What A Long Strange Trip It’s Been!

Mark Keating's picture

It’s not too often that we discover a new masterpiece by Georgia O’Keeffe, or even an unknown soundboard recording of our favorite musicians.  Reading the journal article “Organic Agriculture in the United States: A 30 Year Retrospective” induced a similarly revelatory and exhilarating experience for me.  Co-authored by Dr. Garth Youngberg and Suzanne DeMuth, the article itself is new, yet it speaks authoritatively and insightfully about the genesis of the organic movement in America and brings into remarkable focus what we have achieved since then.

Dr. Youngberg is uniquely qualified to speak to this subject, having served as the staff director for the USDA Study Team on Organic Farming convened by Agriculture Secretary Robert Bergland in 1979. Dr. Youngberg worked in that capacity through the publication of the Team’s seminal Report and Recommendations on Organic Farming the following year and subsequently became a leading voice for organic and sustainable agriculture in Washington, DC for two decades. One great thing about the article is that it conveys Dr. Youngberg’s respectful, deliberative manner, which was so helpful in enabling our community to advance a coherent and compelling argument in the face of VERY determined resistance from industrial agriculture.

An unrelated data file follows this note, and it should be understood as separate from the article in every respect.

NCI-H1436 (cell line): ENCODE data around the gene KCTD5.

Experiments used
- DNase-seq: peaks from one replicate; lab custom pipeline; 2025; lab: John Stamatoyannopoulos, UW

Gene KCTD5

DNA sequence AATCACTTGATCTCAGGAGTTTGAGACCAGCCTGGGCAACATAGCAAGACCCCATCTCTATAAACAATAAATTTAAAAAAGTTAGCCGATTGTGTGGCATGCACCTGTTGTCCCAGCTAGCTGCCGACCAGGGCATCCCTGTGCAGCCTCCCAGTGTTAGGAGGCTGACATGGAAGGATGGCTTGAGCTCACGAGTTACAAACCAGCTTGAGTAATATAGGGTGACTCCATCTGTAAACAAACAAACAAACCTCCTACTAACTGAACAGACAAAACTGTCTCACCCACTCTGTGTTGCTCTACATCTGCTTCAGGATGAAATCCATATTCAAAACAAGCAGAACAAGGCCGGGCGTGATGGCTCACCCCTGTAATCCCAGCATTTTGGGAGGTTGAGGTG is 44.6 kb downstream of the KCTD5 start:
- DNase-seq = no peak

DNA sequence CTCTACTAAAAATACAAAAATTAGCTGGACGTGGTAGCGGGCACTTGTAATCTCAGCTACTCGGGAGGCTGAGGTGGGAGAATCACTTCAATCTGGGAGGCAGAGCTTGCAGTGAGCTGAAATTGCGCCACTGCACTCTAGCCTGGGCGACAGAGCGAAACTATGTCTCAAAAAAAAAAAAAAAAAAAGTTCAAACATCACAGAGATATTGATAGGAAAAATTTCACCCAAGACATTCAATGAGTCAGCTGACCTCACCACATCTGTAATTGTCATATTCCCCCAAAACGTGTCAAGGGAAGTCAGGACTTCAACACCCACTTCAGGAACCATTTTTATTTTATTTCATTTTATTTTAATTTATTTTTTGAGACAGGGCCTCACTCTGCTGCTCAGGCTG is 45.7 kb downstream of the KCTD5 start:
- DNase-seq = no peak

Let’s examine how one simple conclusion of the 1980 Report laid the foundation for our contemporary advocacy on behalf of organic agriculture: “The vast majority of organic farmers had not regressed to the farming practices and technologies of the 1930s, nor were these operations limited by scale.” Can you hear your own voice patiently paraphrasing these words to explain that organic farmers are indeed quite up-to-date and that organic production can be expanded to meet the world’s demand for food and fiber?

I don’t often recommend lengthy, heavily footnoted journal articles for summer reading, but serious advocates for organic and sustainable agriculture owe it to themselves to read every word of this one. Quite simply, it tells the story of what the great minds who pioneered organic agriculture, both in the field and in the hallways of Washington, DC were thinking and how their efforts ultimately made possible the opportunities we are diligently pursuing today.

Blog Category:

Social Image: